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Some lessons from TCL’s 2012 strike

Published: 
Sunday, January 8, 2017

As I follow the news about the industrial relations impasse between the Oilfields Workers Trade Union (OWTU) and Petrotrin, I remember the impasse between the OWTU and Trinidad Cement Limited (TCL) in 2012.

By January 2012, TCL had recorded two years of losses (2010 and 2011) and had approached its lenders for debt restructuring due to the devastating effects of the great recession on regional cement markets.

TCL’s Management also met with stakeholders across the region explaining the delicate financial state of the group and appealed for support and understanding. All responded positively, especially the trade unions in Barbados, Jamaica, and Guyana, but the OWTU refused, demanding a double-digit wage increase, which would have resulted in 25 per cent increase in overall compensation.

Just like the current government, TCL’s board and management could not agree to such an increase, while TCL was negotiating with its lenders for debt relief. It is also important to note that TCL was not offering 0-0-0 per cent, but had 6.5 per cent on the table as a final settlement.

At the end of February 2012, the OWTU issued a strike notice and vowed that the strike would go for 90 days (a statement that they lived to regret). TCL’s Management had a strike plan, which it rolled out once the strike started. On several occasions meetings were held with the Minister of Labour in an effort to have the matter referred to the Industrial Court (IC), but to no avail.

As part of its strike plan, TCL had stockpiled two weeks supply of cement in warehouses across the country. Thereafter TCL slowly restarted sections of the plant with loyal employees beginning with the cement mill and packing plant. TCL then utilized spare capacity at its plants in Barbados and Jamaica to supply Trinidad & Tobago and when they were maxed out, imported cement from Cemex’s Caribbean plants.

While there were severe disruptions in the first month of the strike, the local market settled down due to imports from other group companies, Cemex’s supplies, and from the partially operational plant. Eventually TCL flew in foreign kiln operators and restarted both kilns, so that by the end of the strike the plant was fully operational.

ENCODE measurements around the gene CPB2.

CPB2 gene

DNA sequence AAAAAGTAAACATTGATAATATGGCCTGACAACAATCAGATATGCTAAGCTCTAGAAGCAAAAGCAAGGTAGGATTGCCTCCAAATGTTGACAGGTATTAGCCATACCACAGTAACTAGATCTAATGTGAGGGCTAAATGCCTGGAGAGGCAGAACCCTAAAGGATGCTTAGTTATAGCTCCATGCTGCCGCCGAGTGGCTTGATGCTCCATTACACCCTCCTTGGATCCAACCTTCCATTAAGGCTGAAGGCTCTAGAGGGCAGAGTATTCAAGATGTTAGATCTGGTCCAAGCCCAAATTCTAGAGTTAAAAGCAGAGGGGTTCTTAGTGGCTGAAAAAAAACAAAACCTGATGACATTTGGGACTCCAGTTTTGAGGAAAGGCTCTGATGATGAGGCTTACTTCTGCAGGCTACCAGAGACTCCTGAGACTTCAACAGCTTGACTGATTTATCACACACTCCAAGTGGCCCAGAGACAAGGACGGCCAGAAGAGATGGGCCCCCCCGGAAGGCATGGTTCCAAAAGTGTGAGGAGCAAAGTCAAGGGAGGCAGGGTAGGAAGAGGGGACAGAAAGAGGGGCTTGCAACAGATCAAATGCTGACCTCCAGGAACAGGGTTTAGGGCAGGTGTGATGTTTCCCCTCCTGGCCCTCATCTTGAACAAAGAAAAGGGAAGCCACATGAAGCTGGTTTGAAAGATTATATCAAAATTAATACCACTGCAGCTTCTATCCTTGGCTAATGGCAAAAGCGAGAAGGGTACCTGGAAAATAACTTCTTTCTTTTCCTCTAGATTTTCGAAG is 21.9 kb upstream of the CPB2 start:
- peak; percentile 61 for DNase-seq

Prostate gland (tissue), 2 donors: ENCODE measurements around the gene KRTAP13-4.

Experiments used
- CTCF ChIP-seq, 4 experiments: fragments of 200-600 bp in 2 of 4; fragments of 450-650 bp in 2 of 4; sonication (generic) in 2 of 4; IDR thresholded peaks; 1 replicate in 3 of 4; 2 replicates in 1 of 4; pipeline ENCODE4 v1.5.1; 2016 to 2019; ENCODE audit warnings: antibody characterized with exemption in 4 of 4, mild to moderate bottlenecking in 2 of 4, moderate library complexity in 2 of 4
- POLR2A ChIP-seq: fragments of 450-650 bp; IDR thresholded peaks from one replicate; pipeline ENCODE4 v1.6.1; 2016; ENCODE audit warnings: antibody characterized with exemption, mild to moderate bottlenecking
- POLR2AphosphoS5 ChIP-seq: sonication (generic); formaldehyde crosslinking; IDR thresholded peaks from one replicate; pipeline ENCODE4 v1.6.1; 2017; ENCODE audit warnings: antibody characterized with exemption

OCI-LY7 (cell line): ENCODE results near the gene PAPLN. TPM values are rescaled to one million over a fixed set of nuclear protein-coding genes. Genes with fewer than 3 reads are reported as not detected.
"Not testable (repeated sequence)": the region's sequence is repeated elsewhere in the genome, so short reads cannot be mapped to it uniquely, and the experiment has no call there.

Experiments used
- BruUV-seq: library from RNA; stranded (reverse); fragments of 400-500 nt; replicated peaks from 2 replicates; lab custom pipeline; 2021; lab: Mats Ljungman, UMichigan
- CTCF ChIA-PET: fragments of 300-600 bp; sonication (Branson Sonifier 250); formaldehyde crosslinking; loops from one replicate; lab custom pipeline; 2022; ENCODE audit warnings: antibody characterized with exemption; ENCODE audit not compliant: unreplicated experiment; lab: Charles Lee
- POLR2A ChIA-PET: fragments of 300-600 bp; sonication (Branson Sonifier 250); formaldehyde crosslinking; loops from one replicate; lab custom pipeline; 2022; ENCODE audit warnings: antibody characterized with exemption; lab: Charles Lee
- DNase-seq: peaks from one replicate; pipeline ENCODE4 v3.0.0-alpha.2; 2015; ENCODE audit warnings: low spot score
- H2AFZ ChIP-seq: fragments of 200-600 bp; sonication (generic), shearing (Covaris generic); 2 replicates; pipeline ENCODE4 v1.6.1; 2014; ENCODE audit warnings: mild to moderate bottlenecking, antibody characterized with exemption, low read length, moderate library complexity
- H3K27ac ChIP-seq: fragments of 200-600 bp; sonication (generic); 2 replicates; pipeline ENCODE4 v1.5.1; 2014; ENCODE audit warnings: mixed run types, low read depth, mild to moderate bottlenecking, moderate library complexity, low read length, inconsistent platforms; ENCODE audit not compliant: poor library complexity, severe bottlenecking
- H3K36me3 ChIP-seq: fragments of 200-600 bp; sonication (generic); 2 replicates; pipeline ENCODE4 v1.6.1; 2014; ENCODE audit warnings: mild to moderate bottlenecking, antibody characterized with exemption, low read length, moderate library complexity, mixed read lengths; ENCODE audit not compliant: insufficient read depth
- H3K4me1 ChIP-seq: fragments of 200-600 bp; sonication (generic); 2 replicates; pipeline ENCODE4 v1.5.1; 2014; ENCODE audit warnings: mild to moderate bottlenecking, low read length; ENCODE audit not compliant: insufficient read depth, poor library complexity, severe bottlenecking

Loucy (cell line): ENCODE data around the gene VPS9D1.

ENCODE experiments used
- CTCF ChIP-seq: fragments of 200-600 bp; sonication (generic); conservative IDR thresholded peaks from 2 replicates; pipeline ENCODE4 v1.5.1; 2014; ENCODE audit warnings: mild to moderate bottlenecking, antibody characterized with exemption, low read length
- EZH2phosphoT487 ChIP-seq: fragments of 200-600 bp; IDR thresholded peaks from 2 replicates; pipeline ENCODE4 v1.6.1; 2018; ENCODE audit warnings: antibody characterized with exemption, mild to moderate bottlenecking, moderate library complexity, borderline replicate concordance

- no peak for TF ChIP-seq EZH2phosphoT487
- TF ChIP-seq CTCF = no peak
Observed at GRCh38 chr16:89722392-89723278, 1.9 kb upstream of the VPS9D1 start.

We estimated that TCL employees lost over $20 million in compensation over the 92 days of the strike – never to be recovered. The OWTU promised to help employees but nothing materialised, as the OWTU has no strike fund. Employees had their cars, furniture, and appliances (on hire-purchase) seized and some nearly lost their homes (mortgage default). On the 92nd Day, the OWTU accepted defeat and requested that the Minister refer the Dispute to the Industrial Court bringing the Strike to an end.

The 92-Day strike at TCL was the first time that the OWTU “lost” a strike under the leadership of Mr. Roget, as TCL refused to capitulate (IOCL is the next one).

The OWTU got their “revenge” by supporting Cemex’s takeover of TCL in 2014 and insisted that the Espinet-led Board fire those executives who led TCL through the strike and reinstate the few “bad-egg” employees who were fired for misconduct.

The Industrial Court ignored TCL’s “inability to pay” argument and awarded a 9 per cent increase. When you reflect on the bigger picture, the OWTU put Trinidad & Tobago, the construction sector, TCL employees, and the company through 92 days of Hell for a 2.5 per cent increase (9 per cent IC Award — 6.5 per cent TCL settlement offer). If TCL did not have strong management and many dedicated employees it would have gone into receivership in 2012. After the strike, and until the Espinet-led board/Cemex took over—TCL was the best performing subsidiary contributing significantly to the Group’s return to profitability in 2013.

Lessons learned: TCL survived the strike because it had a credible strike plan; workers paid the highest price for the OWTU’s action; the minister did not have to intervene (Sec: 65 IRA) because the market was satisfied; and TCL emerged as a stronger company after the strike.

Rollin Bertrand, PhD, DBA

Former TCL Group CEO